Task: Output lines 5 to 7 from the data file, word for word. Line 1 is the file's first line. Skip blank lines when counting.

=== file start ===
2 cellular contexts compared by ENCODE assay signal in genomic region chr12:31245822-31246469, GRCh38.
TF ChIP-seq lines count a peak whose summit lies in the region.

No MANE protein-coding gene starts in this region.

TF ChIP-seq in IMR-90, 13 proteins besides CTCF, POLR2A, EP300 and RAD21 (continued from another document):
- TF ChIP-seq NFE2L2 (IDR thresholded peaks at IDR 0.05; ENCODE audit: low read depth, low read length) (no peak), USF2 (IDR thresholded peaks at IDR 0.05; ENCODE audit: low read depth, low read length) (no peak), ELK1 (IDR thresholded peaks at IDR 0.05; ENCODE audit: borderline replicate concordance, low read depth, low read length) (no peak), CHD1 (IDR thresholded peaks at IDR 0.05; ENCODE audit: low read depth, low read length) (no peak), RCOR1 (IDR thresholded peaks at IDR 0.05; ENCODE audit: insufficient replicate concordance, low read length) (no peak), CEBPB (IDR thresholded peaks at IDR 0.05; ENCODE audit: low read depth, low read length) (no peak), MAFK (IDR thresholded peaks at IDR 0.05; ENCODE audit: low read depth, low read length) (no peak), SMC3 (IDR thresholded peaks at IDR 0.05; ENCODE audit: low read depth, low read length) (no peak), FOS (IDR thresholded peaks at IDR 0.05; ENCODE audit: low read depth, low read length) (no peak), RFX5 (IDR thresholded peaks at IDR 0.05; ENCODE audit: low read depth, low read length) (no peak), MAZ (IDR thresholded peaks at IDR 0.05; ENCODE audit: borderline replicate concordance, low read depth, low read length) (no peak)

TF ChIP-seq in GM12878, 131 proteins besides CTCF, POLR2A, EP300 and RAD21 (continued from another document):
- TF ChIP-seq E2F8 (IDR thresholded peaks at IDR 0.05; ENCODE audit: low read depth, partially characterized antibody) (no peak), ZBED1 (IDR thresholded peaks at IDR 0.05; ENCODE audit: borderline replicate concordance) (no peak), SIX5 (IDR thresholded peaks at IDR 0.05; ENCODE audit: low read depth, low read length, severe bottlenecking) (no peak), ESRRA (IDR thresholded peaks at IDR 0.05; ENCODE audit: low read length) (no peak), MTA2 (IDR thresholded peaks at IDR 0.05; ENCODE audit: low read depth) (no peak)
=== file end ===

- TF ChIP-seq NFE2L2 (IDR thresholded peaks at IDR 0.05; ENCODE audit: low read depth, low read length) (no peak), USF2 (IDR thresholded peaks at IDR 0.05; ENCODE audit: low read depth, low read length) (no peak), ELK1 (IDR thresholded peaks at IDR 0.05; ENCODE audit: borderline replicate concordance, low read depth, low read length) (no peak), CHD1 (IDR thresholded peaks at IDR 0.05; ENCODE audit: low read depth, low read length) (no peak), RCOR1 (IDR thresholded peaks at IDR 0.05; ENCODE audit: insufficient replicate concordance, low read length) (no peak), CEBPB (IDR thresholded peaks at IDR 0.05; ENCODE audit: low read depth, low read length) (no peak), MAFK (IDR thresholded peaks at IDR 0.05; ENCODE audit: low read depth, low read length) (no peak), SMC3 (IDR thresholded peaks at IDR 0.05; ENCODE audit: low read depth, low read length) (no peak), FOS (IDR thresholded peaks at IDR 0.05; ENCODE audit: low read depth, low read length) (no peak), RFX5 (IDR thresholded peaks at IDR 0.05; ENCODE audit: low read depth, low read length) (no peak), MAZ (IDR thresholded peaks at IDR 0.05; ENCODE audit: borderline replicate concordance, low read depth, low read length) (no peak)

TF ChIP-seq in GM12878, 131 proteins besides CTCF, POLR2A, EP300 and RAD21 (continued from another document):
- TF ChIP-seq E2F8 (IDR thresholded peaks at IDR 0.05; ENCODE audit: low read depth, partially characterized antibody) (no peak), ZBED1 (IDR thresholded peaks at IDR 0.05; ENCODE audit: borderline replicate concordance) (no peak), SIX5 (IDR thresholded peaks at IDR 0.05; ENCODE audit: low read depth, low read length, severe bottlenecking) (no peak), ESRRA (IDR thresholded peaks at IDR 0.05; ENCODE audit: low read length) (no peak), MTA2 (IDR thresholded peaks at IDR 0.05; ENCODE audit: low read depth) (no peak)